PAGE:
Innovation Framework (PDF, 525 KB) identifies four forces that drive transformative innovation in health care: Business model, market adoption strategy, public policy and technology. Nowhere do those forces have a bigger impact in health care than in the digital health space generally and in the mobile health and medical applications market specifically.
Given the growth in mobile health and medical apps and along with it their potential to improve users' health status, we spoke with Joe Ganley, vice president for federal government affairs, about the factors driving the mobile health boom and the role that public policy can play in maintaining that momentum and keeping innovation on the right track.
Q: How does value-based reimbursement affect the growth in mobile health and medical apps?
Ganley: New payment models are shifting clinical and financial risk to consumers. Consumers are assuming more responsibility for the cost of their care, whether that's through higher deductibles or higher premiums. Either way, they need more information in order to make more informed decisions.
Mobile health and medical apps can give them greater access to that information, whether it's comparing prices for health care services or tracking fitness activity as part of a health and wellness program or sending vital signs like blood pressure or blood sugar levels from home directly to an electronic health record at a hospital or doctor's office for assessment.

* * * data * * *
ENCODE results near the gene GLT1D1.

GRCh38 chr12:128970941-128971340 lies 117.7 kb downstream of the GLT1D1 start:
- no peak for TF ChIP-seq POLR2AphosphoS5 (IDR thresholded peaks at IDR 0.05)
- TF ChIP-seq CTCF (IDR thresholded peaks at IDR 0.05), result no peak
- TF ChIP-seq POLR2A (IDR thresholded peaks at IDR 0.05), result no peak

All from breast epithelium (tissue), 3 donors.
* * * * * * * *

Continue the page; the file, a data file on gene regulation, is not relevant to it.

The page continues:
Q: You're really talking about health care consumerism. What role does that play in mobile health?
Ganley: What drives innovation in the rest of the world is consumer demand. Computers became better and smartphones became better because consumers—the people who buy those products—demanded new and better technologies and new and better ways of using those products. That's happening in health care now, and mobile health technologies are a great example of that. Patients want access to health information when and where they want it on whatever device they're using at the time. The boom in mobile health and medical apps is a response to that.
Q: How can payers or providers use mobile health and medical apps as part of their VBR strategies?
Ganley: A good example is patient adherence to medication. It's one of the things people talk about as being key to making value-based reimbursement work for payers and providers. Improved medication adherence can lower the cost of care by eliminating unnecessary trips to the doctor or hospital that result from patients not taking their medicine. A host of mobile technologies could be deployed to make sure people take their medications when they should. It could be a text message, an e-mail, an alert that pops up on my device—any one of those to remind me to pick up my prescription, refill my prescriptions or take my medicine. There's an enormous opportunity in the mobile health space for payers and providers in terms of making delivery and payment reform work for them and patients.
Q: What role can policy play in fostering mobile health and medical app innovation?
Ganley: Looking at it from the highest level, there is a significant relationship between government policy and the pace of innovation. You have factors like government funding in the form of grants or government-supported demonstration projects, both of which can accelerate the pace of innovation.